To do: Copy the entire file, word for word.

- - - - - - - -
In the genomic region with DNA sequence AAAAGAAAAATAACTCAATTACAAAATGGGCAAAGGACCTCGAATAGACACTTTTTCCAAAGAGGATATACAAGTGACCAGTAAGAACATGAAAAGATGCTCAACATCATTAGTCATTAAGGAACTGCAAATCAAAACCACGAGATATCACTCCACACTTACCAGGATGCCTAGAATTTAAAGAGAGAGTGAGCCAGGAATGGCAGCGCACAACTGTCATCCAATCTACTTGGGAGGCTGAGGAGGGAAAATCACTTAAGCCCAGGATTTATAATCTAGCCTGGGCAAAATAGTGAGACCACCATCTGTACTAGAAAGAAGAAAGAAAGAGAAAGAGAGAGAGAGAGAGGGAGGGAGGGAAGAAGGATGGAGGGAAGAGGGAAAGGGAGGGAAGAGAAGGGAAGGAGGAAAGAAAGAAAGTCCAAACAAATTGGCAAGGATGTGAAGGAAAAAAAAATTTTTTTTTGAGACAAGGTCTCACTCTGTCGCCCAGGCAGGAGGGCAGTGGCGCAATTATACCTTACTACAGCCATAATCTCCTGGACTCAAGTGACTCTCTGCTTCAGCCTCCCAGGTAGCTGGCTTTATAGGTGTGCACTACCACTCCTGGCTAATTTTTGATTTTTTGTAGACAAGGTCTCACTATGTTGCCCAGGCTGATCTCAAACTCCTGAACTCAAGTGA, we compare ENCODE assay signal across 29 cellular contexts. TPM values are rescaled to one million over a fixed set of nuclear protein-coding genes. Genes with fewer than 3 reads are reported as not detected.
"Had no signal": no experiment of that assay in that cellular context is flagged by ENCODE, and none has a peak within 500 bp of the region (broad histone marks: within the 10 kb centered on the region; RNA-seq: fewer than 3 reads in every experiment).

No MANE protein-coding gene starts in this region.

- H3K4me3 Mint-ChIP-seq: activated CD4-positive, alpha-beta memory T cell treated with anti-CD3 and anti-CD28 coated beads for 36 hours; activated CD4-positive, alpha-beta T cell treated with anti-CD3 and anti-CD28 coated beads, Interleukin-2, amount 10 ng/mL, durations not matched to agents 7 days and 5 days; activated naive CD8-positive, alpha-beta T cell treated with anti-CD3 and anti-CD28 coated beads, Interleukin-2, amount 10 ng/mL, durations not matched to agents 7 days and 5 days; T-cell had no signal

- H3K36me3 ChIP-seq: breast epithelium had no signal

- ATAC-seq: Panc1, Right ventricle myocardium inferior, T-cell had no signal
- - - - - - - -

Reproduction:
In the genomic region with DNA sequence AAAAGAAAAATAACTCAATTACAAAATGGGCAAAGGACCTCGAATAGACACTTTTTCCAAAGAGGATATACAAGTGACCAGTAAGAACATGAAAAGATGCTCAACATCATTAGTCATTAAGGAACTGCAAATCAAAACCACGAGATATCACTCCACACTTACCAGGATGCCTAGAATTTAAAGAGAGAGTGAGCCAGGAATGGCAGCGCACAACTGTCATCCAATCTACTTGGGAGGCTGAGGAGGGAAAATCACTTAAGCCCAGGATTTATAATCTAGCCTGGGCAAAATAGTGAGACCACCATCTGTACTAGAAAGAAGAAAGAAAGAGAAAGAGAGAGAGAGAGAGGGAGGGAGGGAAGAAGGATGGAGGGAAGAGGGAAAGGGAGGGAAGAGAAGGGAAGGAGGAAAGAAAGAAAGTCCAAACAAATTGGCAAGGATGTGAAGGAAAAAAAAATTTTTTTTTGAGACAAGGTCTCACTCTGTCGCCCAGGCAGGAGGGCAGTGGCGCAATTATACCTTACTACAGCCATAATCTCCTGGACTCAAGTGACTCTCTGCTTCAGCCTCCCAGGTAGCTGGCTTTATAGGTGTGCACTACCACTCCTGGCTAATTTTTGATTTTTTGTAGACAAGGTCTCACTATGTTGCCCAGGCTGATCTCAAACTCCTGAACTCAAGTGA, we compare ENCODE assay signal across 29 cellular contexts. TPM values are rescaled to one million over a fixed set of nuclear protein-coding genes. Genes with fewer than 3 reads are reported as not detected.
"Had no signal": no experiment of that assay in that cellular context is flagged by ENCODE, and none has a peak within 500 bp of the region (broad histone marks: within the 10 kb centered on the region; RNA-seq: fewer than 3 reads in every experiment).

No MANE protein-coding gene starts in this region.

- H3K4me3 Mint-ChIP-seq: activated CD4-positive, alpha-beta memory T cell treated with anti-CD3 and anti-CD28 coated beads for 36 hours; activated CD4-positive, alpha-beta T cell treated with anti-CD3 and anti-CD28 coated beads, Interleukin-2, amount 10 ng/mL, durations not matched to agents 7 days and 5 days; activated naive CD8-positive, alpha-beta T cell treated with anti-CD3 and anti-CD28 coated beads, Interleukin-2, amount 10 ng/mL, durations not matched to agents 7 days and 5 days; T-cell had no signal

- H3K36me3 ChIP-seq: breast epithelium had no signal

- ATAC-seq: Panc1, Right ventricle myocardium inferior, T-cell had no signal